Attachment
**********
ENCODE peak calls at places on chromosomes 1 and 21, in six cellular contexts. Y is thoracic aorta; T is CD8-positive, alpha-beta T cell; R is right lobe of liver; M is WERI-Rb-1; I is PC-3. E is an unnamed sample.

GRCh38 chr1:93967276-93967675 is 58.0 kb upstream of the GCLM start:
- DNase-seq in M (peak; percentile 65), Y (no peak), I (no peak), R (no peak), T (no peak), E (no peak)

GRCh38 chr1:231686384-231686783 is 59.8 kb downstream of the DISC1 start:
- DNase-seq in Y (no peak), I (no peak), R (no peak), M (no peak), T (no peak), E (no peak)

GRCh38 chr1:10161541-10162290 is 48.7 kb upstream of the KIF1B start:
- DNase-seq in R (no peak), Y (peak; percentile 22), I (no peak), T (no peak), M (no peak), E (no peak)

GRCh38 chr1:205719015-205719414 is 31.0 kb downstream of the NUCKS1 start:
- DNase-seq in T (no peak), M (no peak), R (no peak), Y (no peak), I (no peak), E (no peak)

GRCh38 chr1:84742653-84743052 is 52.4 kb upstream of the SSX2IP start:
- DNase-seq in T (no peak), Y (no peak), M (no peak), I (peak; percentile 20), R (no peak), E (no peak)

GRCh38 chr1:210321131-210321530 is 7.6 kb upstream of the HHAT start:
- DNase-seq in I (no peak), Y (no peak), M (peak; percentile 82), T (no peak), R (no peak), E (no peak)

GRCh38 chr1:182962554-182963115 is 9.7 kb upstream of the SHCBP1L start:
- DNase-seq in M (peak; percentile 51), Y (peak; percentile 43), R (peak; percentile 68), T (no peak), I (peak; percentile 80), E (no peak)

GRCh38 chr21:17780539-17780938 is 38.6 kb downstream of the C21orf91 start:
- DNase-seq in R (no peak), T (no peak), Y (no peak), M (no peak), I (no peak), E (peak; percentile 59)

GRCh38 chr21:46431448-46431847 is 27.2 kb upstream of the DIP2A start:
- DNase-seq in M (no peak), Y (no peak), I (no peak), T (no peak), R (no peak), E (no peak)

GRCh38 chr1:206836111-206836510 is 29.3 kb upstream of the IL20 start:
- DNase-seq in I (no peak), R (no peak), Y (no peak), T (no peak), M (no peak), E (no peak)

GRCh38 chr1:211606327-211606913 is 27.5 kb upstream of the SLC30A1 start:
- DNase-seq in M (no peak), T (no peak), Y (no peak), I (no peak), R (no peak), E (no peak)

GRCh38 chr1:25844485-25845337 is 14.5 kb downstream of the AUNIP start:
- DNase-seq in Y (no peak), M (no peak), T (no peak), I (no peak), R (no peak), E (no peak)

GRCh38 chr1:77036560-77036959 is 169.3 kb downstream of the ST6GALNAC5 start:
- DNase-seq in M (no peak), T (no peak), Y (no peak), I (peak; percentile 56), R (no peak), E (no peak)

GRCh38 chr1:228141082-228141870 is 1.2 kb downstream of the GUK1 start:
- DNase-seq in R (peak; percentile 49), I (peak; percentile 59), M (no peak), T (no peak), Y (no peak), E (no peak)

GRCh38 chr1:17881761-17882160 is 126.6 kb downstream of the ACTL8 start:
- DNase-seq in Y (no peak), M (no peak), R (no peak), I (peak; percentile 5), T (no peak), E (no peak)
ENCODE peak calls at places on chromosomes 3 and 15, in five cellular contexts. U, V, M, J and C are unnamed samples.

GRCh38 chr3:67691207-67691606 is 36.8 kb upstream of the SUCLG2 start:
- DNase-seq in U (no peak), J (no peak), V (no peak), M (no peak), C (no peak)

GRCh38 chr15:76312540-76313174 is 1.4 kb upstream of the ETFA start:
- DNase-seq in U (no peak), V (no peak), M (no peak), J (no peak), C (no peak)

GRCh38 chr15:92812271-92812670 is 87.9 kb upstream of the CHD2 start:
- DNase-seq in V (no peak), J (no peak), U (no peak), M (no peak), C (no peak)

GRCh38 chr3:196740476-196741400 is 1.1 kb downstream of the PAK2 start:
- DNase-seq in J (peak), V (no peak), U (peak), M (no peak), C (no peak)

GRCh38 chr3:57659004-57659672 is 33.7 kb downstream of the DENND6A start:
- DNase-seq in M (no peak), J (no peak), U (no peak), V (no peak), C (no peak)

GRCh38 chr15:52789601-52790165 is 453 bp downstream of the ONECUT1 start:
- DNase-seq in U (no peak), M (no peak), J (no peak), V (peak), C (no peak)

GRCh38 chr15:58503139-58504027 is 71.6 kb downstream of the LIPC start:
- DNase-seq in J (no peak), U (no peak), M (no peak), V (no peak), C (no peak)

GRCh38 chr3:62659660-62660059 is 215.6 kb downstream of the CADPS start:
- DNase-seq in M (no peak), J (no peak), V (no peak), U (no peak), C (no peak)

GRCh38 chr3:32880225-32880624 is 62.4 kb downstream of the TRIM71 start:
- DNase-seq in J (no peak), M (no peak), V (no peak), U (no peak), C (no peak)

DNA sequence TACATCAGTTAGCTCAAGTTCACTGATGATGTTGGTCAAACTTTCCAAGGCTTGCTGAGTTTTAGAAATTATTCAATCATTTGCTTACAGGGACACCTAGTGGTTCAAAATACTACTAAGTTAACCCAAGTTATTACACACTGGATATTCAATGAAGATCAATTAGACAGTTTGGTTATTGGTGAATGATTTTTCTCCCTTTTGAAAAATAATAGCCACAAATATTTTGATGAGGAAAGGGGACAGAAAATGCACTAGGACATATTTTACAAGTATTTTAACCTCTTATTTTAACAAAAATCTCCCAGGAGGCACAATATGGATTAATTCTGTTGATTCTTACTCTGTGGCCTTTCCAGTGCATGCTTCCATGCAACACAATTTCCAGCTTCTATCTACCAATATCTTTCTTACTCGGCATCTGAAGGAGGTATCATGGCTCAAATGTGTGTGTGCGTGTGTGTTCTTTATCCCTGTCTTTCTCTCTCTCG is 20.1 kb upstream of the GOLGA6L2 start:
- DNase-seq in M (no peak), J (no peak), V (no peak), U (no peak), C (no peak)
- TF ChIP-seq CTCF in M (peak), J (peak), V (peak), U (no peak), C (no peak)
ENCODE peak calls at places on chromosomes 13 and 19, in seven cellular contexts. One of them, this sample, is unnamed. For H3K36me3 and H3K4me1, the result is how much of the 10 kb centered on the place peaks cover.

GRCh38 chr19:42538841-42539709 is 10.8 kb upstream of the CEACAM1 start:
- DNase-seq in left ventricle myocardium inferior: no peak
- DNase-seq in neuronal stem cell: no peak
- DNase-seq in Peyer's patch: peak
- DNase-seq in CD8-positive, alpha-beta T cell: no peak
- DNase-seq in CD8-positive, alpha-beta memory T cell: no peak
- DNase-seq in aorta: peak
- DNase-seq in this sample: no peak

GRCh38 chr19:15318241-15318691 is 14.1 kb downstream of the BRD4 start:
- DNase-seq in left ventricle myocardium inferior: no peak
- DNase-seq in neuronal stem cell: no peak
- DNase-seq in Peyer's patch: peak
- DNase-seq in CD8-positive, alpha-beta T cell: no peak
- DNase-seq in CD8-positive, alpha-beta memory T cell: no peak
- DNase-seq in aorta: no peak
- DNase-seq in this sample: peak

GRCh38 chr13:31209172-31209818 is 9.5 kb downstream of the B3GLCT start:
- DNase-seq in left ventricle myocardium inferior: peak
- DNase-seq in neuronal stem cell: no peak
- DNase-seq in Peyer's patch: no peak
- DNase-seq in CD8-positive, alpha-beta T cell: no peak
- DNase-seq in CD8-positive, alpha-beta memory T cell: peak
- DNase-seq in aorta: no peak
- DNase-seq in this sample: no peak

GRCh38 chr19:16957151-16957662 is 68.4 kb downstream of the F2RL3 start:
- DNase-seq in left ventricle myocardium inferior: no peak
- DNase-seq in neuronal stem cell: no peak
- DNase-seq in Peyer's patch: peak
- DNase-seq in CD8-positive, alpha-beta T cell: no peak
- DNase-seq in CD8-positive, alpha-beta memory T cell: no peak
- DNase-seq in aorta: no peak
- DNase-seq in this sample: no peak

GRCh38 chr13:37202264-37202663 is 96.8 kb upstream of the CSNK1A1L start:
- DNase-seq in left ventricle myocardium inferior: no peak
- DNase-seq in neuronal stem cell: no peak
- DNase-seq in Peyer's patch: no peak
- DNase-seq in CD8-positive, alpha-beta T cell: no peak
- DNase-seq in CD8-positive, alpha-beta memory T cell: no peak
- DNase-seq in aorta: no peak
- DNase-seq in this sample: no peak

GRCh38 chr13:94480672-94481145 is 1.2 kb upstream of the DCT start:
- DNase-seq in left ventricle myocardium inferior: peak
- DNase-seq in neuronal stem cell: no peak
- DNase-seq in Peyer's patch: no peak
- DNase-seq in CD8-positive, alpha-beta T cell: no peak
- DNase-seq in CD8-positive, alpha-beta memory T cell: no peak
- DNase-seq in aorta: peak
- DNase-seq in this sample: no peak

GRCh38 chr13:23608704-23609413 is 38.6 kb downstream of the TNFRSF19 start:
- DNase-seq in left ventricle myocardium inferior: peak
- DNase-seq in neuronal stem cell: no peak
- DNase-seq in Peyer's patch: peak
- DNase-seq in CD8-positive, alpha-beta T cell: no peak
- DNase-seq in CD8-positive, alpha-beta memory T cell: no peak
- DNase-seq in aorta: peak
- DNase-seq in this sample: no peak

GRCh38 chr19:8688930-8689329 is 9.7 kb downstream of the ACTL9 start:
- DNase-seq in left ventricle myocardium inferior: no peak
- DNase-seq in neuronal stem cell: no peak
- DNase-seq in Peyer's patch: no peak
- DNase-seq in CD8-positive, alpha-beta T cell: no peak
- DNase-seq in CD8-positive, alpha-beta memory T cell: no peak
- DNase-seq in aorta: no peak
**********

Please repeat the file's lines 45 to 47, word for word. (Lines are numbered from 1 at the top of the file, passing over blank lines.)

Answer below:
GRCh38 chr15:58503139-58504027 is 71.6 kb downstream of the LIPC start:
- DNase-seq in J (no peak), U (no peak), M (no peak), V (no peak), C (no peak)

GRCh38 chr3:62659660-62660059 is 215.6 kb downstream of the CADPS start: